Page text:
Log monitoring and firewall updates for dummies?



  • I'm looking for a good remote logging/monitoring tool for pfSense.  If it can monitor and keep track of my webserver logs that's a big plus.
    I have looked at the ELK stack and Greylog followed some tutorials on getting them setup.  Those are pretty hit or miss.

    I finally found a tutorial on ELK that got me a working ELK installation, however, I couldn't get logstash to accept remote input from pfSense.
    I'm sure both of those are excellent tools, if you have the time to learn all of the underlying scripting languages and software packages. 
    I don't.  I have a day job that takes a lot of time, but I still have my home domain and private network to protect.

    The reason I ask about this is that I see a lot of brute force attacks on my web server in the apache logs.
    I have used an appliance somewhat similar to pfSense in the past that simplified adding additional blocks at the firewall by adding a button next to log entries to allow the user to add a drop rule for the source IP address.
    I would locate the IP address in the firewall logs and add a drop rule for any packet from that source.

    This may exist in pfSense, I just can't figure it out in the limited nights/weekends that I have to absorb content.

    I'm sure someone out there is running into the same issue – Not looking for automatic blocking updates but somehow highlighting problematic IP addresses/ranges that can be blocked.
    A vast majority of the attacks appear to be automated brute force attacks walking through known vulnerabilities.
    I have found in the past that if you set up a drop rule for 30 days or so the source usually moves on to other targets.

    Any suggestions on this?



  • @MakOwner:

    I finally found a tutorial on ELK that got me a working ELK installation, however, I couldn't get logstash to accept remote input from pfSense.

    If you had a working ELK installation, then all you need to do is set your firewall to send the syslog data to it. (Status/Settings + System Logs tab). What was the result when you tried? By that, I mean did you get any error messages?



  • @muswellhillbilly:

    @MakOwner:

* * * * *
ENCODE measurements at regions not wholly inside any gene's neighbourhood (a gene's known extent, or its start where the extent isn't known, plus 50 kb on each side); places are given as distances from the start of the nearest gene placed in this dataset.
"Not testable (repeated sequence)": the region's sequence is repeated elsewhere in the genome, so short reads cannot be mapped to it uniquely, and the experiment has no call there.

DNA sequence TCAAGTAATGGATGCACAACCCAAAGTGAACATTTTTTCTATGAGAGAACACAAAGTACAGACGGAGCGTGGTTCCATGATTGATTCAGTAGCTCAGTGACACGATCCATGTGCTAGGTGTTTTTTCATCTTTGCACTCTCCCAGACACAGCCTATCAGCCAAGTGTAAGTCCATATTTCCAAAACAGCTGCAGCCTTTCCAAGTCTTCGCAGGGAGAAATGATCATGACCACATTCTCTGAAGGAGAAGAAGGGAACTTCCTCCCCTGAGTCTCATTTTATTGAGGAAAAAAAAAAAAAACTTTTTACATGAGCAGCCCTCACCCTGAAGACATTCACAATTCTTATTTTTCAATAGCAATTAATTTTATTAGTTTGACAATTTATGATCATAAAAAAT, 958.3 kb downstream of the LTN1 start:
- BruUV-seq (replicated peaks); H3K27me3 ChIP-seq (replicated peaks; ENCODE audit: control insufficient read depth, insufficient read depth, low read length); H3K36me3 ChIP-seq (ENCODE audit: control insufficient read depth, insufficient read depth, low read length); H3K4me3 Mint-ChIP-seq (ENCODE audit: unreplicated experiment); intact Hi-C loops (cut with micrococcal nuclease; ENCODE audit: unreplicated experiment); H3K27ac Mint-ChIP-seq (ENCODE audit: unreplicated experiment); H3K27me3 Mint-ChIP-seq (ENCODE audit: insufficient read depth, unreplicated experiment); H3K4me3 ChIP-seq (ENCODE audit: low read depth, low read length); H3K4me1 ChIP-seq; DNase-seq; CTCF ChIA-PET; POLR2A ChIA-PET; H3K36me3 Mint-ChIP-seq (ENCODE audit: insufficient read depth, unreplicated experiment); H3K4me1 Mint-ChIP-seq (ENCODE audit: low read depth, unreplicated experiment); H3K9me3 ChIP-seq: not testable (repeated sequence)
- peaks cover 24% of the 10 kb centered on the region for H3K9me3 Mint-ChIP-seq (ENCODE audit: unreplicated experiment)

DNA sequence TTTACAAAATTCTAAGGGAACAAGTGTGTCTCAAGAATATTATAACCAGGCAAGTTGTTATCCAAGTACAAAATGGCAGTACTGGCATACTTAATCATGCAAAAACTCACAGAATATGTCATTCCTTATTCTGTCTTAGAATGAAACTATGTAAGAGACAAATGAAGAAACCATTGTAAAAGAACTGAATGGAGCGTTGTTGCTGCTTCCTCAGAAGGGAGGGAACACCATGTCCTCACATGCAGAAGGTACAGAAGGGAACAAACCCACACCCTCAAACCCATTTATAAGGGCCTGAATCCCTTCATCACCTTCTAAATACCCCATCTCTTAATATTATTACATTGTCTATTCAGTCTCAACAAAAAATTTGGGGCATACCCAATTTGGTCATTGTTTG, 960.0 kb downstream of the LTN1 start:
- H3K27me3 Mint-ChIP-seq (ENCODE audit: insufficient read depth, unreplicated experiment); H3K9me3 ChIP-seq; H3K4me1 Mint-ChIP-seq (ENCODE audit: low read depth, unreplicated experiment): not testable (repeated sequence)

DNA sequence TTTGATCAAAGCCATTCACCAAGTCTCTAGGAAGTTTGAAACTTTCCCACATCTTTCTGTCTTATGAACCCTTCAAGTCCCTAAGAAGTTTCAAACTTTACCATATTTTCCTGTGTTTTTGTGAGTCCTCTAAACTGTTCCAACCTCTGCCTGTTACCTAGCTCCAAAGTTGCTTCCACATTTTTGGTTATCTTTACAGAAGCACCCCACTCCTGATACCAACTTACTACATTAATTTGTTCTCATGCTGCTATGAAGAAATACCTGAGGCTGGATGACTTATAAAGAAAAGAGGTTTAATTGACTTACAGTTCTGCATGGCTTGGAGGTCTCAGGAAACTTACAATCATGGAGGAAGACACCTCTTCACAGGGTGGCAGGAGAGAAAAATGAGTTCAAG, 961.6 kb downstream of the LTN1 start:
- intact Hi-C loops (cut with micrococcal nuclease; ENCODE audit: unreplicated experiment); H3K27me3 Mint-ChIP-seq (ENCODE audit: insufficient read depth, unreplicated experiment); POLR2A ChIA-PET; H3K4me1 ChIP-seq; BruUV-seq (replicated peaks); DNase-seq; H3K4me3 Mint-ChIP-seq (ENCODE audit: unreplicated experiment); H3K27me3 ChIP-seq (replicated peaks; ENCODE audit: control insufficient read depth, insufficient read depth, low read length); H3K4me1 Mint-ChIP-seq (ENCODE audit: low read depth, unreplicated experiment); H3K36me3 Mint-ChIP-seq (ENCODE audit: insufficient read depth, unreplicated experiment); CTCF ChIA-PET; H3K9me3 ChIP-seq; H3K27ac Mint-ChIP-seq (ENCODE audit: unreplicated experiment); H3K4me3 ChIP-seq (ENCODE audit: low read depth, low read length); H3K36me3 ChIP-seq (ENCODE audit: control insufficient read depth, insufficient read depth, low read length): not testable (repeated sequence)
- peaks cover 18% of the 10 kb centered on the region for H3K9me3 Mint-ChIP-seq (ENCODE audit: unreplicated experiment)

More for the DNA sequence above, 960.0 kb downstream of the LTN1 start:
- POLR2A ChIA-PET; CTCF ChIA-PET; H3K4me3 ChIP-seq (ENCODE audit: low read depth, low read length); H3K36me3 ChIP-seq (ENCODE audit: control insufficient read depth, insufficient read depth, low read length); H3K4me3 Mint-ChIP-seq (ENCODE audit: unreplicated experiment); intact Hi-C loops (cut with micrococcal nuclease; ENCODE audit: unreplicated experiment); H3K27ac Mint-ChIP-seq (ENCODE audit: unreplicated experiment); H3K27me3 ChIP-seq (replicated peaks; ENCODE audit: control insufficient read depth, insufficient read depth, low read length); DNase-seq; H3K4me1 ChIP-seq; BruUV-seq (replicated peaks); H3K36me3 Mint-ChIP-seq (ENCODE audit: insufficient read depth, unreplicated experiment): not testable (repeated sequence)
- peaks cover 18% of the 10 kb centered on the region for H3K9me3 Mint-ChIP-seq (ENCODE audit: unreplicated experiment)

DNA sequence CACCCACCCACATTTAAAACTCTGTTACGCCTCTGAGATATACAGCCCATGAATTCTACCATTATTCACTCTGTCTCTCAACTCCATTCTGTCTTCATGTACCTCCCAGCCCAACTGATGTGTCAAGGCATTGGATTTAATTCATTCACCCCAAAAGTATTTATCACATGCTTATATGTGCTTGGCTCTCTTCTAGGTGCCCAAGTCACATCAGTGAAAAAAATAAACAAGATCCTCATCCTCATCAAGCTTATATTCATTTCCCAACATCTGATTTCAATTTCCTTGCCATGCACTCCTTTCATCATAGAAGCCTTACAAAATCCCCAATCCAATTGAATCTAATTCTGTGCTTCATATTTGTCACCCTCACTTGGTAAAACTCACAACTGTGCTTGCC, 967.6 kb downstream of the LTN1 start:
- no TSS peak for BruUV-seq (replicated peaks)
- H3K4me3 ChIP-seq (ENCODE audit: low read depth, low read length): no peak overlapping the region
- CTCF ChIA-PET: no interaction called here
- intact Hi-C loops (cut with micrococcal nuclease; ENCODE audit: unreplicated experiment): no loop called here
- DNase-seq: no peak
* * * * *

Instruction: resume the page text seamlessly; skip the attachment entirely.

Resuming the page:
I finally found a tutorial on ELK that got me a working ELK installation, however, I couldn't get logstash to accept remote input from pfSense.

    If you had a working ELK installation, then all you need to do is set your firewall to send the syslog data to it. (Status/Settings + System Logs tab). What was the result when you tried? By that, I mean did you get any error messages?

    Obviously the ELK system wasn't working as it should have been – pfSense simply shows the remote logging host as down.
    What would be the first place to look for issues on the ELK side? In logstash or Kibana? or some system setting on the server where it ran?
    I poked around in the error logs I could easily find and saw logstash restarting, but no indications other than that.

    Given that I know nothing about ELK and don't have a lot of free time at the moment to learn it, I'm looking for something a bit more intuitive to use and troubleshoot.
    .



  • @MakOwner:

    Obviously the ELK system wasn't working as it should have been – pfSense simply shows the remote logging host as down.

    Before you trash the ELK server, may I ask if you either have a firewall operating between your ELK server and your pfSense machine, or whether you have the firewall service running on your ELK server? From the command-prompt you can run 'iptables -l' to get a list of all the firewall rules running on the ELK system. If you do, try running 'service iptables stop' and see if that solves the issue.

    I don't know what your network is like - whether your ELK server is running on the same internal network as your PFS, for instance - but assuming the ELK is on the same network as the LAN side of your PFS you ought to be ok disabling the firewall on the ELK.



  • @muswellhillbilly:

    @MakOwner:

    Obviously the ELK system wasn't working as it should have been – pfSense simply shows the remote logging host as down.

    Before you trash the ELK server, may I ask if you either have a firewall operating between your ELK server and your pfSense machine, or whether you have the firewall service running on your ELK server? From the command-prompt you can run 'iptables -l' to get a list of all the firewall rules running on the ELK system. If you do, try running 'service iptables stop' and see if that solves the issue.

    I don't know what your network is like - whether your ELK server is running on the same internal network as your PFS, for instance - but assuming the ELK is on the same network as the LAN side of your PFS you ought to be ok disabling the firewall on the ELK.

    I thought I had disabled the firewall on the ELK setup, but it won't hurt to double check.

    Network between pfSense and the ELK VM is a flat class B.  Network adapter in the VM is bridged.


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